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Was it a panic or an anxiety attack?

As humans, we require anxiety. Why? Anxiety is awareness. It alerts us when we need to fight, run away, or freeze and prepares our body to act instantly and instinctively. We wouldn’t be able to protect ourselves from serious dangers to our well-being without anxiety. Fear is experienced over hypothetical threats that might or might not be reality-based or imaginary. Our thoughts have kind of evolved to be more vigilant about threat detection. They are more inclined to perceive hazards than actuality. In this manner, we ensure that nothing harmful to us is missed. Additionally, there is no “off switch” for our minds. As a result, worry can occasionally turn into a problem because it doesn’t provide us with important information and instead increases our distress and avoidance. When confronted with stressful situations, such as receiving a distressing medical diagnosis, all humans suffer anxiety. Other frequent anxiety-inducing triggers are social situations, marital issues, work stress, and money worries. Public speaking is another one. However, occasionally, stressful life circumstances cause startle panic disorder or anxiety disorders.

Difference between panic and anxiety attack

Rapid heartbeat, short breathing, and a general feeling of discomfort are all symptoms of panic and anxiety attacks. They often vary in intensity and underlying causes, though. Anxiety attacks are a reaction to a perceived threat, whereas panic attacks are frequently more severe and can happen with or without a trigger. The terms panic attack and anxiety attack are frequently used interchangeably, however they do not mean the same thing. These attacks come in a variety of durations and intensities. While panic episodes primarily impact people with panic disorder, symptoms of anxiety have linkages to trauma and other mental health illnesses, such as obsessive-compulsive disorder. The distinctions between panic and anxiety episodes are discussed in detail in this article.

Panic Attacks

  • Typically take place with a trigger, however they are not required.
  • Symptoms frequently come on suddenly.
  • Disruptive symptoms may include a feeling of disconnection.
  • Usually go away after a short while.

Anxiety Attacks

  • A reaction to an impression of stress or danger.
  • Anxiety symptoms could progressively worsen over time.
  • The severity of symptoms might range from minor to severe.
  • The presence of symptoms may last longer times.

it’s easier to understand the difference between panic and anxiety attacks when you discuss it with our online therapist.

What triggers anxiety and panic attacks?

It’s unknown what exactly causes panic and anxiety disorders. These conditions are probably brought on by a mix of genetic, medical, and environmental factors in people. Threats that are predictable or unpredictable might cause panic or anxiety episodes in people. These dangers could be actual or imagined. There are several causes of anxiety or panic attacks, including:

  • Stresses in the environment
  • Withdrawal from drugs or alcohol
  • Chronic illnesses or prescription drugs for chronic discomfort and adverse consequences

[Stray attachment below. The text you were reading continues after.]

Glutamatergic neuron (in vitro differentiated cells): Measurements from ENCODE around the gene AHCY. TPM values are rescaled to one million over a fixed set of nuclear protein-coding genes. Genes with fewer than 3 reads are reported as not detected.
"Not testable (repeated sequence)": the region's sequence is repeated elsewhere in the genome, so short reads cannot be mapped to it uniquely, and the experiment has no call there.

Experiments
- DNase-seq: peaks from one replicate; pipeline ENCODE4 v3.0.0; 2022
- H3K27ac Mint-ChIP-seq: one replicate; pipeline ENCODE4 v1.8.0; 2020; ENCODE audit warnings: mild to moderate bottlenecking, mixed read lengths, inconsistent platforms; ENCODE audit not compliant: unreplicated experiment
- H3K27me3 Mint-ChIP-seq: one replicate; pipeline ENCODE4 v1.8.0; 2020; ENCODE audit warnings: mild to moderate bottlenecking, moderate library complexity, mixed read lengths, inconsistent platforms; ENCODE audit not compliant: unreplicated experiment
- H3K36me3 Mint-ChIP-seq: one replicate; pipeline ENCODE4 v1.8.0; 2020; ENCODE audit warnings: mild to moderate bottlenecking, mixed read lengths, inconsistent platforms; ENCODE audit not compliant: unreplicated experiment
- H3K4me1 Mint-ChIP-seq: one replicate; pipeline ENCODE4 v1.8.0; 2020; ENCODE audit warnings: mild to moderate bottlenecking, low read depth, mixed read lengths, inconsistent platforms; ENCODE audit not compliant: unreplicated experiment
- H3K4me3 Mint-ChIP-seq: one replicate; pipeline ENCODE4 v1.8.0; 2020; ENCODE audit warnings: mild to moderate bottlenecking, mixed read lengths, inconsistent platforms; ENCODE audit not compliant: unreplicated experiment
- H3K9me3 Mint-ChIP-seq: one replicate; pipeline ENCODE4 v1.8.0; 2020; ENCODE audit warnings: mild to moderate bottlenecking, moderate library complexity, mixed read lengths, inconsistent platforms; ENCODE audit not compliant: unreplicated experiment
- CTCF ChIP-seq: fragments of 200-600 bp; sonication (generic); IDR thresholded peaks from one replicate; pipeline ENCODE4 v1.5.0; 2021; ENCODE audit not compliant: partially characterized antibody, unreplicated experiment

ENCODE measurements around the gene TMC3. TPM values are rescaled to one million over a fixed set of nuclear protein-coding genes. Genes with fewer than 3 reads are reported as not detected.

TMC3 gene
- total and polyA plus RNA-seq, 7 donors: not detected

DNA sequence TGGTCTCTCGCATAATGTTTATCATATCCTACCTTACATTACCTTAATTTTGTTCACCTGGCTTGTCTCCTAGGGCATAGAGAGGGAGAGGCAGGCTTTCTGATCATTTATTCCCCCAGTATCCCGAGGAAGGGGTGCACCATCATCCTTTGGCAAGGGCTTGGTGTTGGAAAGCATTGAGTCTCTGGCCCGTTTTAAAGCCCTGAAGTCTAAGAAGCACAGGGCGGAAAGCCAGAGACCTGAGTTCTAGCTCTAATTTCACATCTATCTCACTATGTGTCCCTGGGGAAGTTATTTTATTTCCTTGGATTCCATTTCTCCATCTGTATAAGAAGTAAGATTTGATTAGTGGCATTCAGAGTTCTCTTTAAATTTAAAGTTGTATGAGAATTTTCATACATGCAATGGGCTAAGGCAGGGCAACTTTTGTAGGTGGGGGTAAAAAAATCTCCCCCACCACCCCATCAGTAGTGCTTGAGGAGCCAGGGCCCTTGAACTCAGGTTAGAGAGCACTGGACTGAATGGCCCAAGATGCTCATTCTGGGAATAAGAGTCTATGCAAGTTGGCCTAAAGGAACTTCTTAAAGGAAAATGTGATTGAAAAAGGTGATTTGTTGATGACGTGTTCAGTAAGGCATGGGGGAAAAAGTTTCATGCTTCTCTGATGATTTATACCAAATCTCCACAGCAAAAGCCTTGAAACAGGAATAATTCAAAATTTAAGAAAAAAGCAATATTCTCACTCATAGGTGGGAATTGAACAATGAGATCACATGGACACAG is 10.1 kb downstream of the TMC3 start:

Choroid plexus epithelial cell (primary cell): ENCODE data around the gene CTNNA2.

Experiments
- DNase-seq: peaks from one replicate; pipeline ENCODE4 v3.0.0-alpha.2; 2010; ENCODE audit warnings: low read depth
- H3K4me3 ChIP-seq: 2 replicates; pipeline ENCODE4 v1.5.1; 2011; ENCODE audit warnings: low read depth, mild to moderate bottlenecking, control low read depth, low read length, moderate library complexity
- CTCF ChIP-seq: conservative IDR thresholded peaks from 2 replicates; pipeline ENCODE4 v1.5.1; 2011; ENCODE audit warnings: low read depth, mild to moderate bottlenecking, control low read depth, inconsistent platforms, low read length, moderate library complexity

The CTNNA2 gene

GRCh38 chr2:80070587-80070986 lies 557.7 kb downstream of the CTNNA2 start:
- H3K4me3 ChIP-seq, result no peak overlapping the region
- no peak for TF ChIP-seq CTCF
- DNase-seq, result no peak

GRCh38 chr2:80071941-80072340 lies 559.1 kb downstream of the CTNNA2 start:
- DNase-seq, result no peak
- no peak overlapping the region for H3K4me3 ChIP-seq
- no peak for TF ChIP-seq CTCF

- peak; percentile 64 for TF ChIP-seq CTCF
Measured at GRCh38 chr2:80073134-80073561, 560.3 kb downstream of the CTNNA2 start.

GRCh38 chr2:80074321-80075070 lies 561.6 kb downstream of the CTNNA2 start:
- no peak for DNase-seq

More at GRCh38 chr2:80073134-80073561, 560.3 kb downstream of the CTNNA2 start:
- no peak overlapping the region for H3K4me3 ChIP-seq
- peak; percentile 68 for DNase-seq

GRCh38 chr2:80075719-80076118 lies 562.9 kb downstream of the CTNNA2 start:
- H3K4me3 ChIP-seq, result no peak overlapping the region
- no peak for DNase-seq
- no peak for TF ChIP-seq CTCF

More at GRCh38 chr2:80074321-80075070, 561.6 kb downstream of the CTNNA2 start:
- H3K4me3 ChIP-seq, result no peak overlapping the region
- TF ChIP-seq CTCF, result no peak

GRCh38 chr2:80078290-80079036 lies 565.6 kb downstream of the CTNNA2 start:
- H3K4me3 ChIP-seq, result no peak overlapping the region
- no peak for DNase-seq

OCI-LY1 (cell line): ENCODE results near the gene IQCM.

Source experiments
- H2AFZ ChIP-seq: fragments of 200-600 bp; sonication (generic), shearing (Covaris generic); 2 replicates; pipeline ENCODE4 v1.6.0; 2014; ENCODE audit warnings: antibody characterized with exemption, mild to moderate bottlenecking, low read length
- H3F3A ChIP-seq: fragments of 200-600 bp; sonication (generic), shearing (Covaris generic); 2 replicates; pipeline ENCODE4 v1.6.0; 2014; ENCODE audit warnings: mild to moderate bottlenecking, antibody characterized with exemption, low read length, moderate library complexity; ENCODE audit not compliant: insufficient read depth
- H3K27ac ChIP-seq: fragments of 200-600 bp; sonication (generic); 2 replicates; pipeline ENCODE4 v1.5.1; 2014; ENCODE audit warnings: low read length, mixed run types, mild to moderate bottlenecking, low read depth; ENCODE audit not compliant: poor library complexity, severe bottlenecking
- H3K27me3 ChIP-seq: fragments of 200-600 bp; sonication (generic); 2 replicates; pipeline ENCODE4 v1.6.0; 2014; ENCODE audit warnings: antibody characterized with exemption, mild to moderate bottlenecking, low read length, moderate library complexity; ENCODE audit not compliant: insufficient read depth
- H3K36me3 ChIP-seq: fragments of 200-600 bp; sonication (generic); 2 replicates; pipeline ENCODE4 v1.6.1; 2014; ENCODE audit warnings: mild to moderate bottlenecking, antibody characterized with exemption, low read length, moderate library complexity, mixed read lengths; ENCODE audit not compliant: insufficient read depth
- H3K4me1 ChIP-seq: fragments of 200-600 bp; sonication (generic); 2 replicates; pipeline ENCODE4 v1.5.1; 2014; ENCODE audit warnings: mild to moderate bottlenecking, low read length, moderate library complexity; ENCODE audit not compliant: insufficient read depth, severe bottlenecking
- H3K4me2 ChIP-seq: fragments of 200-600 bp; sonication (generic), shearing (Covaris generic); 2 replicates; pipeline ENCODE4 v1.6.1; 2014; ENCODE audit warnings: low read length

• Phobias (excessive fears of objects or situations)
  • Excessive usage of stimulants like caffeine is triggered by trauma exposure.

What is the cause of your anxiety? Find out from our online psychologists at Ganeshaspeaks.com

How to manage anxiety and panic attacks?

The following natural cures for stress and anxiety are suggested by the Anxiety and Depression Association of America:

  • Consume a nutritious and balanced diet
  • Manage or reduce stressors
  • Limit alcohol and caffeine use
  • 8 hours a night of sleep, plus yoga, deep breathing, or meditation
  • Develop a network of allies
  • Art work, journaling, thought checking worksheet

An anxiety or panic episode can cause symptoms that are incredibly distressing. Anxiety and worry can be lessened by acknowledging the circumstance and keeping in mind that symptoms will soon disappear. Use different techniques for breathing to the rescue. One of the most prevalent and worrisome signs of these attacks is difficulty breathing. During an attack, learning breathing control strategies can be beneficial. Progressive muscle relaxation and guided visualization are two relaxation strategies that can help with anxiety and panic attacks. Being mindful enables one to remain rooted in the present. People with anxiety who frequently worry about current and upcoming stresses may find it very helpful.

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Similar yet conditions

Fear, Agoraphobia, Mental breakdown, Low blood sugar, Heart attack, Asthma Attack all seem similar to panic and anxiety attacks. However they all are different interrelated concepts. For example agoraphobia is a form of anxiety disorder in which a person fears and avoids locations or circumstances that could make them feel confined, helpless, or ashamed. Similarly asthma attack and heart attack could look like anxiety attack but have different symptoms and signs.

Fear is a factor that troubles nearly everyone. No man is free of fear. Its intensity and severity is what makes a man either fully functioning or psychotic. Fear can occur from circumstances that are either real or imagined. Anxiety and fear go hand in hand. A lot of times people suffer anxiety attack has their fear becomes pronounced and out of control.

It is always helpful to visit a doctor when the condition seems to worsen and get a correct diagnosis than keep the guessing game on! Each and every life is precious and help is available. Be cautious, be careful.